If you were to go solely by the tabloids, you might think that every celebrity’s baby boy was given the name of a New York borough or a Disney character or was his parents’ quirky Scrabble-letter invention.
There is a very healthy segment of show biz parents who are creating a major backlash to this trend–either that or they just like conservative, classic names. Instead of screaming ‘Hey-look-at-me!’ (and my mama), these names provide a sort of protective coating against that kind of often mocking attention, a layer of dignity and tradition.
Evidence? Here, just looking at boys born since the Millenium, are some of the timeless classics, in their complete, traditional forms, that have been recent celebrity choices–not that they always succeeded in making their bearers paparazzi-proof. (And, by the way, I’d be interested to know if you think the preference for this kind of name relates to the celeb’s own personal or public image.)
DAVID — Mo’Nique, J. K. Rowling
FREDERICK — Mayim Bialik
In addition–though it’s not quite the same thing–there are the nickname versions, like Kate Winslet’s Joe and Charlie Sheen’s Bob, and the not-so-timeless semi-classics like Rainn Wilson’s Walter. And of course, there are the female equivalents–Amanda Peet’s Frances, Kelly Martin’s Margaret–but that’s for another time.
The attitude towards middle names has changed radically over the last generation. No longer are they thought of as throwaway connectives, the way they were in the era of Karen Ann, Debra Sue and Jamie Lynn: parents are now giving almost as much thought to the middle name as they do to the first, carefully weighing its meaning and its rhythm and sound in combination with the first and last names.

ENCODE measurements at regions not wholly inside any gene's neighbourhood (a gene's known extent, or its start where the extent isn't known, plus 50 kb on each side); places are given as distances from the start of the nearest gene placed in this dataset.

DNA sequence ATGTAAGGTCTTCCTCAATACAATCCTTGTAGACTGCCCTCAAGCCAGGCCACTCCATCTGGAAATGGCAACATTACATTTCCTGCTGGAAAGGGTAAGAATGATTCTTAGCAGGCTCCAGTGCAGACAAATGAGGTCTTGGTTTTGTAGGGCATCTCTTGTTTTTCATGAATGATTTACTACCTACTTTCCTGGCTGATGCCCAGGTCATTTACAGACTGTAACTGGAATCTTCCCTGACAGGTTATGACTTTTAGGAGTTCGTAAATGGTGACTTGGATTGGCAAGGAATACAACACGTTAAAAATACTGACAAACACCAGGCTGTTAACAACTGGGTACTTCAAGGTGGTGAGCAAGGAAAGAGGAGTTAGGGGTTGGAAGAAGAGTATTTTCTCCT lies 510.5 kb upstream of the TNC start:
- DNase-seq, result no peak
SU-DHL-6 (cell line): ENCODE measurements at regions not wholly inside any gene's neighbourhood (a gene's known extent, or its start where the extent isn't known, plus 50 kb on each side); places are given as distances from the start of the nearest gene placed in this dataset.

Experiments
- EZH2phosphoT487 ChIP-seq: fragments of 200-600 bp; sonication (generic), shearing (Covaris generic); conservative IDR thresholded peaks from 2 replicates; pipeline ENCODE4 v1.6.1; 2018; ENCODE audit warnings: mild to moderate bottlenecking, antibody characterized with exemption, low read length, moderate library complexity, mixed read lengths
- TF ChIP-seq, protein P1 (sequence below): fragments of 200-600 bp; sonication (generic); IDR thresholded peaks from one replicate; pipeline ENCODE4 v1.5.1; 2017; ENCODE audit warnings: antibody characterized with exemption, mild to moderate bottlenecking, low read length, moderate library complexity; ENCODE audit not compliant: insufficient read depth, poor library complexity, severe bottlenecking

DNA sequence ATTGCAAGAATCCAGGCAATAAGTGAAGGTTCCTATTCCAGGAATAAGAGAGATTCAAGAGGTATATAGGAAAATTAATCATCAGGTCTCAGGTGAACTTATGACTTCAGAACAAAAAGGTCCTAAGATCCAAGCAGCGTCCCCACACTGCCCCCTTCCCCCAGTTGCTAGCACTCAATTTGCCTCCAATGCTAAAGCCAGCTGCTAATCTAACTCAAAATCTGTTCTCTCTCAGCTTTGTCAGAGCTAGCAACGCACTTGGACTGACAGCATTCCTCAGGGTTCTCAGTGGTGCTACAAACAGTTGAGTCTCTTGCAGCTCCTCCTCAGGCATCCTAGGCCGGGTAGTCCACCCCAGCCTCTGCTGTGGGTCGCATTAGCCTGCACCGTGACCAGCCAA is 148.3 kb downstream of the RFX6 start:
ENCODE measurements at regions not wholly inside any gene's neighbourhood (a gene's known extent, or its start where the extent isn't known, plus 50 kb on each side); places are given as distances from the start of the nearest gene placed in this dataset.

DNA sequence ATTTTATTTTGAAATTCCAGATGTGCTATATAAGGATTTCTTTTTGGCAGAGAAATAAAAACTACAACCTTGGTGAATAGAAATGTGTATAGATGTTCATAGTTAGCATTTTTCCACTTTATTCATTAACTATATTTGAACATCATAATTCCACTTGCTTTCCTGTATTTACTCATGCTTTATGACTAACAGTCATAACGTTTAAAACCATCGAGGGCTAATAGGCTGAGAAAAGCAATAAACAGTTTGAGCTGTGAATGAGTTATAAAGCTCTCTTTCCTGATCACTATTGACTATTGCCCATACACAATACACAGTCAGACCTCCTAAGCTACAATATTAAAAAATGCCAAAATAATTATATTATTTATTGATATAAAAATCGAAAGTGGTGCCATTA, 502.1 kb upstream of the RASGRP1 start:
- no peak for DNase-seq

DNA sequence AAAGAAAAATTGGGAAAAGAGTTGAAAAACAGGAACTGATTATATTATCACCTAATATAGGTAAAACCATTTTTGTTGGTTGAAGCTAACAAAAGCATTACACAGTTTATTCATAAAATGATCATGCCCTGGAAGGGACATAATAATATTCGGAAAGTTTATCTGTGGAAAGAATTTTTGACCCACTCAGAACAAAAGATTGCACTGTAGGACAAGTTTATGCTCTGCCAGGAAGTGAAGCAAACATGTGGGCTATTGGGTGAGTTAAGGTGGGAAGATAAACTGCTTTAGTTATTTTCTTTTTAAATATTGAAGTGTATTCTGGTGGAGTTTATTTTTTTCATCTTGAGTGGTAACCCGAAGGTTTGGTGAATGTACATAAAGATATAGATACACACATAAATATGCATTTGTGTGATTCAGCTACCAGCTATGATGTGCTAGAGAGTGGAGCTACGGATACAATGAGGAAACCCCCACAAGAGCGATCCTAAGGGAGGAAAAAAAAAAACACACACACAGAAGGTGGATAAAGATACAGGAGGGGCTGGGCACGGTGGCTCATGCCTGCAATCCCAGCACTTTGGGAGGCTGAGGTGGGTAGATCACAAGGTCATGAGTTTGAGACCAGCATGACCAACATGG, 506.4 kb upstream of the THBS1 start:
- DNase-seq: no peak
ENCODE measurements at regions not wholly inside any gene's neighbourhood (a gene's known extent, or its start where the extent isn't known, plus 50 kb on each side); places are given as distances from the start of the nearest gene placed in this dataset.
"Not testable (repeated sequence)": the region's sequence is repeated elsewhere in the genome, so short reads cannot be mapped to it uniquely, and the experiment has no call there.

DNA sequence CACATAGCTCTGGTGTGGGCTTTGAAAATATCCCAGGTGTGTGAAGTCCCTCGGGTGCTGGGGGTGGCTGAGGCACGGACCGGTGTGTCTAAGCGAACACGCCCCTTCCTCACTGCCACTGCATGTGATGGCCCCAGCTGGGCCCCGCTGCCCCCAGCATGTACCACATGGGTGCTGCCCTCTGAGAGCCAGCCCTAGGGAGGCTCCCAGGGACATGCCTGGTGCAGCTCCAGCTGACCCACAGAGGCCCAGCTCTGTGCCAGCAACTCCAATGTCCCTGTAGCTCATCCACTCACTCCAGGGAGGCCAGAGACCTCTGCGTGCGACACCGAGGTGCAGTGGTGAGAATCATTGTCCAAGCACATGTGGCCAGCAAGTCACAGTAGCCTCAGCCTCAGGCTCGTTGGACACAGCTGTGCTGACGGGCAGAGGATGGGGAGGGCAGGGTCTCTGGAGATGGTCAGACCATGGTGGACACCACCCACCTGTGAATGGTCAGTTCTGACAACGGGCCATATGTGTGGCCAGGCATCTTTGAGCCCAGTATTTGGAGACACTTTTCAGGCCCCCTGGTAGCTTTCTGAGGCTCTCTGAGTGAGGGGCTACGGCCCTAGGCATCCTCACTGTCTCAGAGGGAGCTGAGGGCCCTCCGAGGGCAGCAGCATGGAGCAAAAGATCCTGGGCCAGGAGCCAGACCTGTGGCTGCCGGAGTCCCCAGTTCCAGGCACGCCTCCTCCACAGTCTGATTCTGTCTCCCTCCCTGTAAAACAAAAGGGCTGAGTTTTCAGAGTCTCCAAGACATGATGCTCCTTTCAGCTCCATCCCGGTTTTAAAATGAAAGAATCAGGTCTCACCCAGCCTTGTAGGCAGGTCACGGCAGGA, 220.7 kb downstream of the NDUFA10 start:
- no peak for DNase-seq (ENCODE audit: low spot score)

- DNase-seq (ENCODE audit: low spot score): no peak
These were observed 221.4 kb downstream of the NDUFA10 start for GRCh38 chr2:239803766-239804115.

And now middle names even have their own separate set of trends. One of these is to follow the British royal tradition of using two (or more) of them, perhaps to honor both grandparents, as Gwyneth Paltrow and Chris Martin did with Apple Blythe Alison (both grandmas) and Moses Bruce Anthony (granddads.) Another is to use it as a place for a name that you like but consider a bit too risky for lead position–as in starbabies Alice Zenobia and William Huckleberry. The middle spot is also ideal for honoring a cultural hero (or two)–we’ve heard Lorca, Lennon, Amadeus, Bela (for Bartok, not Lugosi), and Kafka, to cite a few. Another interesting–and endearing–trendlet we’ve spotted is using the nickname of an honoree instead of his/her full name (Amanda Peet’s Frances Pen, Naomi Watts and Liev Schreiber’s Alexander Pete) in middle position, making for a more intimate connection.
Older traditions continue to survive as well. The venerable practice of using Mom’s maiden name in that place, for both boys and girls–as well as a grandmother’s birth name which might otherwise be lost to history–is thriving. It can also be a safe slot for a family or friend’s name you want–or feel obligated–to use, but not necessarily as the name your child is known by. In any case, giving your child a great, imaginative middle name gives him another option if–perish the thought!–he’s not happy with your first choice.